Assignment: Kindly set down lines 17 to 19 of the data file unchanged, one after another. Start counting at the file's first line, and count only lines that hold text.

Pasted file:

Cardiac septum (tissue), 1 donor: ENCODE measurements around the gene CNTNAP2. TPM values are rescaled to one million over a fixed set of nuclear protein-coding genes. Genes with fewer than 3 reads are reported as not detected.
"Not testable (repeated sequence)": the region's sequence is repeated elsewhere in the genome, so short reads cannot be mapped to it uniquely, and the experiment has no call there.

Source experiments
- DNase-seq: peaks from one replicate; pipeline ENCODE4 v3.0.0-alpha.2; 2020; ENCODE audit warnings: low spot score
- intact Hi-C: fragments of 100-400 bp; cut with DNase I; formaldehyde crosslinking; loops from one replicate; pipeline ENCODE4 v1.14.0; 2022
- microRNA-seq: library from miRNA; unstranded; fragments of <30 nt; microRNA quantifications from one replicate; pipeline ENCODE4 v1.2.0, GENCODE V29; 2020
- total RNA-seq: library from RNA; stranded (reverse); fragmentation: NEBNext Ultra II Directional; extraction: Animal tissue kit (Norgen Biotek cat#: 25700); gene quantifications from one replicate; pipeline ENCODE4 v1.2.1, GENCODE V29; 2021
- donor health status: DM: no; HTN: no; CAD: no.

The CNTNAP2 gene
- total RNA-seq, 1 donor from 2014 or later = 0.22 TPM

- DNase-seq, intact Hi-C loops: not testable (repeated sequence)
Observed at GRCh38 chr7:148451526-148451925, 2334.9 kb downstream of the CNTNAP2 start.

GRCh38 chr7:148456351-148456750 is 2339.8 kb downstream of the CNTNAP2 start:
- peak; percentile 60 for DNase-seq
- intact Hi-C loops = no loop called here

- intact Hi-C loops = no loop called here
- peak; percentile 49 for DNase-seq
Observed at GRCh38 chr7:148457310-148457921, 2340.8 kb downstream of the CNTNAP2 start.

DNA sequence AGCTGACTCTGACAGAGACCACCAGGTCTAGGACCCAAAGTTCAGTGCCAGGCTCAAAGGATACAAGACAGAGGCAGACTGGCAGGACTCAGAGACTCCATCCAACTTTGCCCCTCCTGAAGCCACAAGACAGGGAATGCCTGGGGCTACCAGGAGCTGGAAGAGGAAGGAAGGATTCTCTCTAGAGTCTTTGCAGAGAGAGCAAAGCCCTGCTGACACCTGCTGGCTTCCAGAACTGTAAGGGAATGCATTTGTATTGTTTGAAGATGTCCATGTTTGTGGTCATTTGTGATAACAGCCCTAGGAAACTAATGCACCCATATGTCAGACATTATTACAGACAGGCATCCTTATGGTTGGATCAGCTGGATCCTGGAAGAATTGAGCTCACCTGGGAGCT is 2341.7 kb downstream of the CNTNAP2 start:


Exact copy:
- peak; percentile 49 for DNase-seq
Observed at GRCh38 chr7:148457310-148457921, 2340.8 kb downstream of the CNTNAP2 start.

DNA sequence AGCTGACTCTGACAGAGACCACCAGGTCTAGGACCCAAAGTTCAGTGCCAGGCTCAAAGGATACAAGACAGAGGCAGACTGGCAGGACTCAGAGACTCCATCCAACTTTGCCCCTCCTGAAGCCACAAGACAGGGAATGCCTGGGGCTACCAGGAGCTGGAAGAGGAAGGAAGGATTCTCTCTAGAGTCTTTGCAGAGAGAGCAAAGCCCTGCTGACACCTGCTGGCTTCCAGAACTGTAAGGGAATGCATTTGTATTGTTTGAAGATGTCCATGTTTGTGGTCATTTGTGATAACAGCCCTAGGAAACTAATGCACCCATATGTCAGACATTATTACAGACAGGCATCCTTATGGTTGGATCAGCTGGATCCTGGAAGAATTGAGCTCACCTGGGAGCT is 2341.7 kb downstream of the CNTNAP2 start: